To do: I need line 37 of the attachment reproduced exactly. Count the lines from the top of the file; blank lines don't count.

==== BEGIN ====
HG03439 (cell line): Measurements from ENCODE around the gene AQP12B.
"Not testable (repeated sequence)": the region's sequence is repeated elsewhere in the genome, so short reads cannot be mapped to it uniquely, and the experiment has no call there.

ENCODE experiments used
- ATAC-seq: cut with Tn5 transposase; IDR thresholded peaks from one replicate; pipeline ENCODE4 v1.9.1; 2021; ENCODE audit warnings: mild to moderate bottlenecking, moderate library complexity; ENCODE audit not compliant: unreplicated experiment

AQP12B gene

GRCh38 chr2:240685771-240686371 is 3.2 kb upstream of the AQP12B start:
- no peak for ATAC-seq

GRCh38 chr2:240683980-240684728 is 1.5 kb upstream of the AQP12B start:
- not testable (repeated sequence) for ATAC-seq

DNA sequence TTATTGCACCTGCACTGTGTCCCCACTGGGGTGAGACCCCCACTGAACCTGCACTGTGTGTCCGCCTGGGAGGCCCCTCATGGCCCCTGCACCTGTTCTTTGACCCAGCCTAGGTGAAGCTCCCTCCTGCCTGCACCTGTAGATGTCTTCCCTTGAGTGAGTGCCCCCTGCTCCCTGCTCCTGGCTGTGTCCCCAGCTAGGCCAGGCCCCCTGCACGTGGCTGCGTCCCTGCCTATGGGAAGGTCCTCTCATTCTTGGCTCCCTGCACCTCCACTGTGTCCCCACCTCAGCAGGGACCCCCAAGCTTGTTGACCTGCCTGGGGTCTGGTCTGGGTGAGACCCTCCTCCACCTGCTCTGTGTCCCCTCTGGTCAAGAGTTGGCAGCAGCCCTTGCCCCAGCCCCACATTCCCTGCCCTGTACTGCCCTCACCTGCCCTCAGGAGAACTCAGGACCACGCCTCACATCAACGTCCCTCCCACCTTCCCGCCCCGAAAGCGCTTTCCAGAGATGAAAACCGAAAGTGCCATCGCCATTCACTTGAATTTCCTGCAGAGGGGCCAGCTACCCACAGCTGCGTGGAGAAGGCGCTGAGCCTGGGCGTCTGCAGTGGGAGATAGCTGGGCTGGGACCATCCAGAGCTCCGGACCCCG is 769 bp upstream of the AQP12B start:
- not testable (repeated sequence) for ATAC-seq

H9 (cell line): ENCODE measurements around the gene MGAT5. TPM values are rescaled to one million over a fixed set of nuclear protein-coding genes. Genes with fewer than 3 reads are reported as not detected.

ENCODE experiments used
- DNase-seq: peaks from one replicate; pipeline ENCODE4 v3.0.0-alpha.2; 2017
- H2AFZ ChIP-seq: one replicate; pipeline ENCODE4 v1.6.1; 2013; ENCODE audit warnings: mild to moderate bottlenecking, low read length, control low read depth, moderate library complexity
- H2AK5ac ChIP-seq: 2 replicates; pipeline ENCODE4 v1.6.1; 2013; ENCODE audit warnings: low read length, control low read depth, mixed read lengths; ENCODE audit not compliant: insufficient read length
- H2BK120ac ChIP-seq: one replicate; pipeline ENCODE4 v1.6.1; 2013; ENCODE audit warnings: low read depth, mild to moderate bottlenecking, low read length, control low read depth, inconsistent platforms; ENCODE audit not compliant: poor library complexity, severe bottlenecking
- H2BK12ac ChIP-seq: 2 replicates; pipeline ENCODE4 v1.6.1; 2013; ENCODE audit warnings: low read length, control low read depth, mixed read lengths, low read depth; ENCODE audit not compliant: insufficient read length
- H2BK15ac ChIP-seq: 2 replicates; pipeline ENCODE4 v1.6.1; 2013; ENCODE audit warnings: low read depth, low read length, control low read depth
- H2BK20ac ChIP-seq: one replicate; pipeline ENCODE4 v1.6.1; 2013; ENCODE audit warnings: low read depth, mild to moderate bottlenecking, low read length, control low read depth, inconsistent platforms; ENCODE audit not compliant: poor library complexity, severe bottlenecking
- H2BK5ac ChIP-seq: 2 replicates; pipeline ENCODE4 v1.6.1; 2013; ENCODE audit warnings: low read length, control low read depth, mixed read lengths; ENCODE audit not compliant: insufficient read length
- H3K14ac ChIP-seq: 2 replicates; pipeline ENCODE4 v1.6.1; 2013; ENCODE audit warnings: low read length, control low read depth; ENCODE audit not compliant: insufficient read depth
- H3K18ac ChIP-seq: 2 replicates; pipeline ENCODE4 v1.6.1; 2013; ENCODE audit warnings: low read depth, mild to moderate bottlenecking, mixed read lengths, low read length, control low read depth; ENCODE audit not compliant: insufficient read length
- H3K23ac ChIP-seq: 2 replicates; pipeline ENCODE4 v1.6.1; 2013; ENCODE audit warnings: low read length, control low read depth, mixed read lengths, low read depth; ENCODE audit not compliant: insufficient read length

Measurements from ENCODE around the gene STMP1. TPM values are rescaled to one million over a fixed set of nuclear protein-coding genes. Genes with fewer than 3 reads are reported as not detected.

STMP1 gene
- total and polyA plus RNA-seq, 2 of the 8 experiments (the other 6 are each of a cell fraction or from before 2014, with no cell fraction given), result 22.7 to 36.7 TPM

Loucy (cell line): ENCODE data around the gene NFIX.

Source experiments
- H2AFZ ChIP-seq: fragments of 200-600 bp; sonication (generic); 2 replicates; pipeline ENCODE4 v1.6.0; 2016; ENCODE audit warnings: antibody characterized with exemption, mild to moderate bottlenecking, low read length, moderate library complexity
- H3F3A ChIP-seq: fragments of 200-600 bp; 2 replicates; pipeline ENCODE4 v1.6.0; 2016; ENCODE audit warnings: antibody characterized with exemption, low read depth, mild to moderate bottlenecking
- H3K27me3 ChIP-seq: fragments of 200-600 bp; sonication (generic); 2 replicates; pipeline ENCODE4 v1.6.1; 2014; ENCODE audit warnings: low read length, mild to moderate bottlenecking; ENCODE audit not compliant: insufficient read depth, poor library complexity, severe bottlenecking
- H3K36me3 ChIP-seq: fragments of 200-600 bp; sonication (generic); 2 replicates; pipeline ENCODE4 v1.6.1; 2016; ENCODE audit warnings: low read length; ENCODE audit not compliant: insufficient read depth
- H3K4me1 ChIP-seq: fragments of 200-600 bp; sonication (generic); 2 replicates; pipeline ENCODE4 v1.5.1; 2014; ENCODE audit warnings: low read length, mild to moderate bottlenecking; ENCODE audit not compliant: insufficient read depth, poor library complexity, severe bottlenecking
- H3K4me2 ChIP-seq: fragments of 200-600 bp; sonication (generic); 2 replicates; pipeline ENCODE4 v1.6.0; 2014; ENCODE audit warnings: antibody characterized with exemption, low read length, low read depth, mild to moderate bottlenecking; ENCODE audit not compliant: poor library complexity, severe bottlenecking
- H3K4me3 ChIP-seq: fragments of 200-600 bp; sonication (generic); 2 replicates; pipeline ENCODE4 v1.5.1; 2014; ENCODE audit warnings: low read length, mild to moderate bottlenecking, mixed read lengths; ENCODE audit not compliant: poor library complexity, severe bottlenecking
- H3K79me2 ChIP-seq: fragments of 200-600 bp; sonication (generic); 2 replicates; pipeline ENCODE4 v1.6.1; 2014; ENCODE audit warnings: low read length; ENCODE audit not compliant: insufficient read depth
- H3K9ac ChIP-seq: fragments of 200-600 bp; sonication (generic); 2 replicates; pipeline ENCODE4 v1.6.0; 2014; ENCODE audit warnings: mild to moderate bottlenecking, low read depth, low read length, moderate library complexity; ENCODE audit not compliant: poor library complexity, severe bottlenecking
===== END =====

- H3K79me2 ChIP-seq: fragments of 200-600 bp; sonication (generic); 2 replicates; pipeline ENCODE4 v1.6.1; 2014; ENCODE audit warnings: low read length; ENCODE audit not compliant: insufficient read depth